How Does Mental Health Affect Divorce or Child Custody Proceedings
When a spouse or co-parent struggles with mental illness, it often affects relationships. Sometimes mental health problems affect the relationship so much that it contributes to the collapse of the relationship. When clients visit us, they often ask us how their mental illness or their spouse or co-parent’s behaviors will affect the divorce or child custody.
The goal of a divorce proceeding is to divide the parties’ assets and debts and to award spousal support, if applicable. When doing so, spouses must reach an agreement, or the judge will decide the disputes. When we meet with a spouse who wants to file for divorce, we spend time discussing the breakup of the marriage, including our client’s or the other spouse’s mental health struggles.
How does mental health affect the property division or the award of spousal support?
When the court divides the marital property and debts or awards spousal support, the judge is required to review several factors. One of the factors, is a spouse’s conduct during the marriage. A big question our attorneys discuss with their clients is whether a client’s or the client’s spouse’s mental illness affected their actions. If a spouse is diagnosed with mental illness but can control his or her illness with medication, counseling, or other actions, then the illness will not affect the property division or a spousal support request.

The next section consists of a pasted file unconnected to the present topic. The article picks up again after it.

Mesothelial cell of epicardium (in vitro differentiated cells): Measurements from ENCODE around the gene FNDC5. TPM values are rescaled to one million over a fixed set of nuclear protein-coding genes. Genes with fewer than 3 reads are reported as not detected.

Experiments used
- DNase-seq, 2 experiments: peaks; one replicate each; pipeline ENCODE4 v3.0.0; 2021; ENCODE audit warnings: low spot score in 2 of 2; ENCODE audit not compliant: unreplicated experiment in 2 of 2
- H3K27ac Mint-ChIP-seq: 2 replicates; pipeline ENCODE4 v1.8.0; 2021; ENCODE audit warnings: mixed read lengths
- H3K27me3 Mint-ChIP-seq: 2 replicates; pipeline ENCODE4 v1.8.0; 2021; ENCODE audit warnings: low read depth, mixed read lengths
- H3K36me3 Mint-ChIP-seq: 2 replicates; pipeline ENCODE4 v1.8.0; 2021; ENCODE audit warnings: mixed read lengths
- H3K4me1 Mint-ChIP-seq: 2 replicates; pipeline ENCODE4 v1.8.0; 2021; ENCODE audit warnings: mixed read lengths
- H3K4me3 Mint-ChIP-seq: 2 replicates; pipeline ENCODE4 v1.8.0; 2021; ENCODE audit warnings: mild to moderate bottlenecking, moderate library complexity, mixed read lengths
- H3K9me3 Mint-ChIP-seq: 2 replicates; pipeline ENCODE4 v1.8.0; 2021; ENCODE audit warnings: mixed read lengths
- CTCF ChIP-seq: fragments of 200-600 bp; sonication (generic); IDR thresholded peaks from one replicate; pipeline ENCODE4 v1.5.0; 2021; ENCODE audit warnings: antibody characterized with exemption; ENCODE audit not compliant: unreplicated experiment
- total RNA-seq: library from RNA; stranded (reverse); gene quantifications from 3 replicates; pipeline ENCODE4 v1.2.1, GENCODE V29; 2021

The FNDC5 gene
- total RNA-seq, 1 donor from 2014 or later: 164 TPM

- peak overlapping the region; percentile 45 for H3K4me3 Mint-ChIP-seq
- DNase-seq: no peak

When a spouse’s mental health ends up affecting his or her actions, then it is important to consider that it’s one of many factors that the judge will consider.
How does mental health affect a child custody award?
When a judge determines which parent is awarded custody of the children, the judge must review each party’s mental and physical health. Caselaw provides that the judge must review how the parent’s lack of mental health affects the children. For example, sometimes a depressed parent is unable to get out of bed to care for the children to get them to school on time, or a parent’s mental illness struggle may cause them to have angry outbursts.
Many clients visit us having a strong suspicion that the other parent struggles with mental illness, but our client is not aware of a diagnosis. When this happens, our attorneys can assist with providing the evidence to the judge. For example, our attorneys may use a custody evaluator and/or a forensic mental health expert to provide expert evidence and testimony.
When your spouse or other parent accuses you of mental health problems during the divorce, it is best to call our attorneys to build a defense as quickly as possible. We can limit or eliminate the damage when our attorneys have sufficient time to build a defense. Likewise, when you believe that your spouse’s mental illness caused the breakup of the marriage, or the other parent’s poor mental health is negatively affecting the children, our attorney can assist with presenting the evidence to the judge in child custody proceedings. Give us a call at 616-285-0808 to discuss your best options.